The Daily Dairy
Every day, we feel like we discover a new butter myth. From “butter is bad for you” to “margarine is better for you,” we have heard a lot of misinformation regarding butter. We decided it was time we do our part and put an end to the myths and untruths. Here are a few butter myths and the truth from our butter expert (and owner), Venae.
Fat is bad for you
The reality is that not all fats are bad, and alternatively, research confirms there are lower health risks from consuming dairy fat than consuming items that have trans-fat. In fact, there are no links between heart disease risk and dairy products. Although butter is high in calories and fat, it contains a variety of important nutrients as well. Butter is a great source of vitamin A, a fat-soluble vitamin needed for skin health, immune function, and stronger eyes. It also contains vitamin E, which we know supports heart health and acts as an antioxidant to protect your cells against damage caused by “bad guys” called free radicals.
Additionally, butter contains very small amounts of other nutrients, including riboflavin, niacin, calcium, and phosphorus. Big words, big health! The key takeaway is: fat is not bad for you.
Butter doesn’t last long
Assuming you keep butter in the refrigerator, butter can last about 6-9 months. If there is a best by date stamped on the package, butter can last at least a month past that date. It’s also important to know that butter is freezer safe. We’re not kidding, we promise.
Like we mentioned in our previous blog, 5 Tips on Working in the Kitchen with Butter, butter is totally OK to freeze. Simply keep the additional butter in its original packaging, place it in a freezer-safe bag and freeze. In case you were curious, salted butter can last up to 12 months in the freezer, while unsalted usually will last about six.
Buttery spreads are better for you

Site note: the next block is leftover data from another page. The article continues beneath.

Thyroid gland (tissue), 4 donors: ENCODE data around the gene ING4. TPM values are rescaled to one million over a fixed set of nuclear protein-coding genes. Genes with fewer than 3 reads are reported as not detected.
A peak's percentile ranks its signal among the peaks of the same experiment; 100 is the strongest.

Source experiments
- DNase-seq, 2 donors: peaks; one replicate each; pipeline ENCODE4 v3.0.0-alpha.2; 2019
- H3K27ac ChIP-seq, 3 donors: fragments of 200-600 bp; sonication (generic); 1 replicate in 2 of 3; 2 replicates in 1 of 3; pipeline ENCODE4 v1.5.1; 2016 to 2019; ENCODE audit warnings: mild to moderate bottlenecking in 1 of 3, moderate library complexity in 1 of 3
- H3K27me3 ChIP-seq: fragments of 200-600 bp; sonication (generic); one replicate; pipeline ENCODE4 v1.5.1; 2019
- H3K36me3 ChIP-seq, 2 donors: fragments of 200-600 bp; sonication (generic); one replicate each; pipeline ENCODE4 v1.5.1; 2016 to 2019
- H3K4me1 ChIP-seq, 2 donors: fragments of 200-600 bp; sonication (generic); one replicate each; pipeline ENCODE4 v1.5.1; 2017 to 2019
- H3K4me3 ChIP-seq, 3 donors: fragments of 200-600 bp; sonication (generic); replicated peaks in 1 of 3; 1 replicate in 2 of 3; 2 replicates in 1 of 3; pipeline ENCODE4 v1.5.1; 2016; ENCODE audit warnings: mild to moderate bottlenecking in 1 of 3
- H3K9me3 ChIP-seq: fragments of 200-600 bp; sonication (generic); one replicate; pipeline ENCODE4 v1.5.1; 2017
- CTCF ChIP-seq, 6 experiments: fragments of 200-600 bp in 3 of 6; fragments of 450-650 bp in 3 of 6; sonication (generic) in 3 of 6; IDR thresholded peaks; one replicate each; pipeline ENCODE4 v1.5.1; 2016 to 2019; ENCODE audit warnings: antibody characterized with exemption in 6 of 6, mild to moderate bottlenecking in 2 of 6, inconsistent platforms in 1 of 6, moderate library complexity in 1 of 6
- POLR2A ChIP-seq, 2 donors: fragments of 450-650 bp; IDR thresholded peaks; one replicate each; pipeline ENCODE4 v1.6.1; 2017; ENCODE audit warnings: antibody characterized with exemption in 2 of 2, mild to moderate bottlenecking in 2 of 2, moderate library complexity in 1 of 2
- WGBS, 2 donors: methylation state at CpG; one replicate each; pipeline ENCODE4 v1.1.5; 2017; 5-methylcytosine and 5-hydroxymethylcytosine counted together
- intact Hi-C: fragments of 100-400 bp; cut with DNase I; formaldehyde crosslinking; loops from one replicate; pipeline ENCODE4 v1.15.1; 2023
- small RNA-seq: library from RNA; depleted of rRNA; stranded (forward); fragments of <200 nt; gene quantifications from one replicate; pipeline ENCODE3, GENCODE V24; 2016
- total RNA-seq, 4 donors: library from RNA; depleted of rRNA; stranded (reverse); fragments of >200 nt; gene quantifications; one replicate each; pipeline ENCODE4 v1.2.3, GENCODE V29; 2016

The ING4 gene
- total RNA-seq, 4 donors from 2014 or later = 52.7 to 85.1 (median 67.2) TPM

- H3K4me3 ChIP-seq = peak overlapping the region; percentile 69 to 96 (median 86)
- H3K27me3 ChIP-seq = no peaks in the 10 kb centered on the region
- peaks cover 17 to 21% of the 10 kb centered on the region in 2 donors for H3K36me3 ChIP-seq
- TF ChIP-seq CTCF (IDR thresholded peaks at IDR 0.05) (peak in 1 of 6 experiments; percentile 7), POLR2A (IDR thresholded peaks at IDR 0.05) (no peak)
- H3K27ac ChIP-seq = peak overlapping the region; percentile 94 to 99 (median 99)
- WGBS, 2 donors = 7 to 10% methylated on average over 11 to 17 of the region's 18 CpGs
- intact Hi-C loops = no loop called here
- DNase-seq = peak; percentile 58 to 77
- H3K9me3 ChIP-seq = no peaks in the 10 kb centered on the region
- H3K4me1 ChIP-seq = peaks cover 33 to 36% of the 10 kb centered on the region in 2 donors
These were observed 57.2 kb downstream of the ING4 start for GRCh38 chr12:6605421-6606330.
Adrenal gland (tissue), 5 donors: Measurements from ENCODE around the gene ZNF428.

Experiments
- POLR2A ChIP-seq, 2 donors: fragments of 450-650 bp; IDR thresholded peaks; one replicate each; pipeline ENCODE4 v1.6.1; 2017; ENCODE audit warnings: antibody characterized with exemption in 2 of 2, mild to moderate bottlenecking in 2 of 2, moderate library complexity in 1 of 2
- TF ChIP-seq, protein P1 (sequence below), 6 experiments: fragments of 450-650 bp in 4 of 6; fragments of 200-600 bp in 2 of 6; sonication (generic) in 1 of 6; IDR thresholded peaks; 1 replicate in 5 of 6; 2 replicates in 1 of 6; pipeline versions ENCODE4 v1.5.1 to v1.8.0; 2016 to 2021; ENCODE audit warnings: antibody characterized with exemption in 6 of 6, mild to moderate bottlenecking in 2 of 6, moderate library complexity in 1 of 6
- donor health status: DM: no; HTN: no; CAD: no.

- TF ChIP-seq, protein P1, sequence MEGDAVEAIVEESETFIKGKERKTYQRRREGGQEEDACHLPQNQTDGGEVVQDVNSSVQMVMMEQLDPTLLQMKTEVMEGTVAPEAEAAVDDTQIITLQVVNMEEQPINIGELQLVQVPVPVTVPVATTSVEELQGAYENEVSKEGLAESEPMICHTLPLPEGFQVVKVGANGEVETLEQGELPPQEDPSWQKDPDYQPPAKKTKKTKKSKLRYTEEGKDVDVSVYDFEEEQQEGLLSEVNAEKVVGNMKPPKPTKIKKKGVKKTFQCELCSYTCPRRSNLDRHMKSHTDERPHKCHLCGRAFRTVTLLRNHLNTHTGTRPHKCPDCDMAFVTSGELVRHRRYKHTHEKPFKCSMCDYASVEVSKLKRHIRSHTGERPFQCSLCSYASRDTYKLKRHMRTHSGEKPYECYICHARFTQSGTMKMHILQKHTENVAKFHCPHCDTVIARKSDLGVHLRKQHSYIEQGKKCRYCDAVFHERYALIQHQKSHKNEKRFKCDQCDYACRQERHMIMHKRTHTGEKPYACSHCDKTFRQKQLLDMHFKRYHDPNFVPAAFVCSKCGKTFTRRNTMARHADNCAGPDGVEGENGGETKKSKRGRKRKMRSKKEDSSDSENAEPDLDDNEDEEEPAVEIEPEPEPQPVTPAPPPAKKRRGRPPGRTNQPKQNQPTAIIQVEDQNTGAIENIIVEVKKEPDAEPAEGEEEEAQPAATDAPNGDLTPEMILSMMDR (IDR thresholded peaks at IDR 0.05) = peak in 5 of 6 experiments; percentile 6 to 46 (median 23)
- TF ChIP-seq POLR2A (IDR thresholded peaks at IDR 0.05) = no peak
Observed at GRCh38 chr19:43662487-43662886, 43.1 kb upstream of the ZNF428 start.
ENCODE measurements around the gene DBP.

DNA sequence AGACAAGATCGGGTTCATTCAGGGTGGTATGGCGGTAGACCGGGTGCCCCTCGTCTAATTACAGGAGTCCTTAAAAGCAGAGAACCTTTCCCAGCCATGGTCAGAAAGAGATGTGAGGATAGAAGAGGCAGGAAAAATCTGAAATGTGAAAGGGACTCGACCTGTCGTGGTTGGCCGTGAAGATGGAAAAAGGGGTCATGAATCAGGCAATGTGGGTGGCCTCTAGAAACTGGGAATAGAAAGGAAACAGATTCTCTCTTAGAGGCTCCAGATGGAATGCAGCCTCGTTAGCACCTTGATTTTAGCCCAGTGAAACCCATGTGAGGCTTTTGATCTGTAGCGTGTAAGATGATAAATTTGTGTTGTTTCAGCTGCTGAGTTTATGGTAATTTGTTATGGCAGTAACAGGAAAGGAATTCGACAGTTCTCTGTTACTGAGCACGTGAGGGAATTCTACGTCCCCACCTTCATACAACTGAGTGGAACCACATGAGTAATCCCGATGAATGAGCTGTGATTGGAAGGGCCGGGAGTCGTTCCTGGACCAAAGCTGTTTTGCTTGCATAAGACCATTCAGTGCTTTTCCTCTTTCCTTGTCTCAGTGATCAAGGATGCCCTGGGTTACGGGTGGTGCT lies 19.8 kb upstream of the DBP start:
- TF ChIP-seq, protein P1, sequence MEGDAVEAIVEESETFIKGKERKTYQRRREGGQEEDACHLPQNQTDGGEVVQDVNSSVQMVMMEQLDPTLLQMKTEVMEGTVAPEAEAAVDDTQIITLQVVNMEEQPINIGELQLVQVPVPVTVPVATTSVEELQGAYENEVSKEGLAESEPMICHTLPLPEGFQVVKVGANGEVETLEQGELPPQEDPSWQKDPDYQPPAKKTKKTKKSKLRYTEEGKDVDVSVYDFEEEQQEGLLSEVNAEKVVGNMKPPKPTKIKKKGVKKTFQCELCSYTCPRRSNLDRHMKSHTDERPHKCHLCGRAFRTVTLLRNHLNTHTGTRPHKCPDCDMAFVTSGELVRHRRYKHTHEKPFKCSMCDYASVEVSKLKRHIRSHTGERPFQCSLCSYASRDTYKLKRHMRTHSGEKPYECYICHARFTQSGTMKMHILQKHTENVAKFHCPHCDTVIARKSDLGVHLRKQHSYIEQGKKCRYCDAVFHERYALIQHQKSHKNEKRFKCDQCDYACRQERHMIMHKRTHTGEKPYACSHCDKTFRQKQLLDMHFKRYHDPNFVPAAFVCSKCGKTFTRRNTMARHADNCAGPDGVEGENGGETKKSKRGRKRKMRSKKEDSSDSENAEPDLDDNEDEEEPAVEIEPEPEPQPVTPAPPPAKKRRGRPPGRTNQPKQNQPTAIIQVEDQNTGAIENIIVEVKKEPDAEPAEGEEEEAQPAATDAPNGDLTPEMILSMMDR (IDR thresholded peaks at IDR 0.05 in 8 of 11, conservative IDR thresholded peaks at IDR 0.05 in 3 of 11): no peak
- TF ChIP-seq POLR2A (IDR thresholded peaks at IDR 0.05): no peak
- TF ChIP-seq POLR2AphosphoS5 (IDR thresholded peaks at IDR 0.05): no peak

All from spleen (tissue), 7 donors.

Butter-like spreads or items lauded as healthy butter substitutes are heavily processed. Margarines typically are made with partially hydrogenated vegetable oils, also known as trans-fats. These oils are formulated when hydrogen is added to liquid oil to become solid at room temperature and, therefore, mimics butter texture.
Today, scientists recognize that trans-fat is worse for your heart than saturated fat because, in addition to raising your bad LDL cholesterol, trans fats also reduce your good HDL cholesterol.
Butter comes from bad ingredients
False. False. False. We hear this all of the time and it makes our butter-loving hearts ache. On the contrary, people have been enjoying and eating butter for thousands of years. Today, butter is made from one simple ingredient: cream. Occasionally we throw in Sea Salt or Garlic & Herbs, but it also stems from cream supplied by pasture-raised cows.
Avoid butter all together, to be safe
Eating any food in abundance will lead to health risks. According to the American Heart Association, you should restrict the amount of saturated fat you eat to less than 7% of your total daily calories. If you eat approximately 2,000 calories a day, you can easily and healthily eat 16 grams of saturated fat because there are 7 grams of saturated fat in a tablespoon of butter.
Like our Co-Owner Venae always says, “In my humble opinion, you can never know enough about butter!” If you’re curious about our products or have additional myths you’d like debunked, head over to our Contact Us section on the website.
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